7. Delivering Happiness: A Path to Profits, Passion, and Purpose — book by Zappos! CEO Tony Hsieh, an insightful narrative (he reads the audio book version himself)
  8. Life Entrepreneurs: Ordinary People Creating Extraordinary Lives — book on entrepreneurial leadership by Christopher Gergen and Gregg Vanourek, founders of Mountain Ventures.
  9. Founder Dating — an online network to help you meet your next co-founder
  10. LaunchPad Central — online tool to help you manage, track, and analyze your startup and business canvas
  11. Coursera — take online classes on what you don’t know from top schools across the country
  12. Codeacademy — learn how to code through these online, interactive classes.
  13. 24 Must-Read Blogs For Entrepreneurs — article by Alyson Shontell of Business Insider. Links to blogs by entrepreneurial thinkers such as Guy Kawaski, Penelope Trunk, Seth Godin and more.
  14. Meetup — search “entrepreneurship” to find meetup groups for start-ups, bootstrappers, and entrepreneurs, possibly just like you.
  15. DeskWanted — find a coworking space near you, or list one
  16. Animoto — make a totally unique, creative animated slideshow explaining your site or blog
  17. Dezquare — find a web or print designer who vibes with your design sensibilities and get a quote on a project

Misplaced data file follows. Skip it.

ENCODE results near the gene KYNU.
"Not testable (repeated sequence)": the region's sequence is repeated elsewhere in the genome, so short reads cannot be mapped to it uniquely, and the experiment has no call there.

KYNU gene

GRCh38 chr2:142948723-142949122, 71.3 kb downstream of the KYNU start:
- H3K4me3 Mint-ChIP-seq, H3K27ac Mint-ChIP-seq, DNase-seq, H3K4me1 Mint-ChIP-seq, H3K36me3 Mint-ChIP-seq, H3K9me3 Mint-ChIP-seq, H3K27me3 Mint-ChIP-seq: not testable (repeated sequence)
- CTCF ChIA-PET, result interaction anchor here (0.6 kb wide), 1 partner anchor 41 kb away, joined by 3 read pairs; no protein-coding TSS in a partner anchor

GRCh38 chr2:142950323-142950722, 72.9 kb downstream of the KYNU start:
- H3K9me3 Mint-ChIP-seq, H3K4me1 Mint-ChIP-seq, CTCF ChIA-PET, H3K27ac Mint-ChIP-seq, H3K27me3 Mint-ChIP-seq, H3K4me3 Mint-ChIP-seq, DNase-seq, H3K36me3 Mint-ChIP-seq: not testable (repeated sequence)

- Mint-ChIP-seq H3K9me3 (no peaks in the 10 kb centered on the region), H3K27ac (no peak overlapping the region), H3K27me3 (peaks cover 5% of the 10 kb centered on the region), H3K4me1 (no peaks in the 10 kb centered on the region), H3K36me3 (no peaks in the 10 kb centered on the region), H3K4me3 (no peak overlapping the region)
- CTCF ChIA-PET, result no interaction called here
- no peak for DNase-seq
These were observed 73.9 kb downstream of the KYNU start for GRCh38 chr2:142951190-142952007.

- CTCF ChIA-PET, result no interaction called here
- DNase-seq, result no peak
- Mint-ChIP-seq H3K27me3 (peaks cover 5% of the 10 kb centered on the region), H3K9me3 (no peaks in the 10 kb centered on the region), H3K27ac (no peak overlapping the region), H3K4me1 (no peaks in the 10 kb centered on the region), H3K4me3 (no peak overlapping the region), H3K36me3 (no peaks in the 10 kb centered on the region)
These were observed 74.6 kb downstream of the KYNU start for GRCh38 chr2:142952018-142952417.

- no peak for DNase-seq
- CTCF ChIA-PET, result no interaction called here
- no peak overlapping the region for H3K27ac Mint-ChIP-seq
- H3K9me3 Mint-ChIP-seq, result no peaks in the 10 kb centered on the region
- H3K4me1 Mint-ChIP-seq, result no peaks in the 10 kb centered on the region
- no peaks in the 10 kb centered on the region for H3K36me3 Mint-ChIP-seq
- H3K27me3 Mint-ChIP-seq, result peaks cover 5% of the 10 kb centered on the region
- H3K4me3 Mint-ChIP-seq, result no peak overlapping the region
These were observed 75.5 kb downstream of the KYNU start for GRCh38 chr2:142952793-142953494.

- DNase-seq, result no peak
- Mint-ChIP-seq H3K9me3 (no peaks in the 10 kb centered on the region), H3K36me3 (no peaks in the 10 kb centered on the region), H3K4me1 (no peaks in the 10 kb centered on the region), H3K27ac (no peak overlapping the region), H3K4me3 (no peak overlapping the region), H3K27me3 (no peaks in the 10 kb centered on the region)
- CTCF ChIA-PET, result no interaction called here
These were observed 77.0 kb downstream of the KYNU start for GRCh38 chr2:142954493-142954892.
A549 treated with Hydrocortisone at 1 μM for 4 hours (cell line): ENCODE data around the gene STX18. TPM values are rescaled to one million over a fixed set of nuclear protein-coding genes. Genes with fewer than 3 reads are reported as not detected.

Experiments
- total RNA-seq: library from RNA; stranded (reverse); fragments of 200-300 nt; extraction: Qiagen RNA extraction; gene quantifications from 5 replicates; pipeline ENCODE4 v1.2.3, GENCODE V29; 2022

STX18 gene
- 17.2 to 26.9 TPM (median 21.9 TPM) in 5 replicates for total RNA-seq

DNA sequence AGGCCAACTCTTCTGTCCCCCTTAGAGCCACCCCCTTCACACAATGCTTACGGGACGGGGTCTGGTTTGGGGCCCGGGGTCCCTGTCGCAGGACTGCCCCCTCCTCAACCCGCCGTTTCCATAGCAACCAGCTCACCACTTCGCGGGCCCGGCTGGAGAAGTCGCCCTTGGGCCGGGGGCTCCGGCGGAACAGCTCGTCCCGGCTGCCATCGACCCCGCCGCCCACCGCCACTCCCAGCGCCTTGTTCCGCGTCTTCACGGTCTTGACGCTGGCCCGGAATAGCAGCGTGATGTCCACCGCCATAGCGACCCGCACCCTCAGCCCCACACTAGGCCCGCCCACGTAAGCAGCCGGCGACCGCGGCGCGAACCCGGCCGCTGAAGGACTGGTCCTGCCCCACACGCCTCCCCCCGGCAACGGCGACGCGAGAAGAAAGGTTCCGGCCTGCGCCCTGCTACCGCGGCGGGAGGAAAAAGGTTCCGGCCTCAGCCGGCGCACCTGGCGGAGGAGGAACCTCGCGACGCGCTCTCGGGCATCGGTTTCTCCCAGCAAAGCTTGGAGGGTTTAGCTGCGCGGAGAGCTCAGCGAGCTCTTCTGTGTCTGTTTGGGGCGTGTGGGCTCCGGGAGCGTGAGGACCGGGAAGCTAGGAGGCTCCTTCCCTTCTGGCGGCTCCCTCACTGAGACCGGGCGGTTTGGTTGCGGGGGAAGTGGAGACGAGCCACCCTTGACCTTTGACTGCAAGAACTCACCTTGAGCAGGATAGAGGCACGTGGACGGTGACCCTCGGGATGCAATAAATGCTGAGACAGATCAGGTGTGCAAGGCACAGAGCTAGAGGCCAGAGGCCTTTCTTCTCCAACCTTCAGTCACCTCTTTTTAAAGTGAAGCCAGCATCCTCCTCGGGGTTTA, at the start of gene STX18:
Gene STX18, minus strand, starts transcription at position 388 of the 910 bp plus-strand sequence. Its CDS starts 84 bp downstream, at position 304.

18. Apple One to One — a one-year pass for in-store trainings with Apple trainers to learn the ins and outs of Apple software that can can make your presentations, videos, and slideshows sparkle
  19. MorningStar Financials — take a look at the financials of other players in the space
  20. AngelList — online platform where startups and investors can meet
  21. 10 Legal StartUps to Keep You Out of Trouble — blog post by Natasha Murashev, of StartUp Stats, re: new legal startups on the scene, including those that have forms available for startups.
  22. Privacy Icons for Privacy Policies — initiative by Disconnect to categorize privacy policies–a way to find privacy policies aligned with your startup’s goals. Read more here
  23. Venture Deals: Be Smarter Than Your Lawyer and Venture Capitalist — book by Brad Feld and Jason Mendelson
  24. Instagram — it’s more than a photo-sharing app—its the way millennials and their successors are building communities–around images and experiences
  25. Pinterest — expand your reach by finding ways to integrate this way of sharing content
  26. Facebook Groups — These private groups can be a way to manage internal communication on Facebook. Besides, you’re probably on FB all the time anyway—might as well get your startup updates here too!
  27. HootSuite — manage your startup’s Twitter, Facebook, LinkedIn, Google+, etc. accounts from one place and schedule posts too.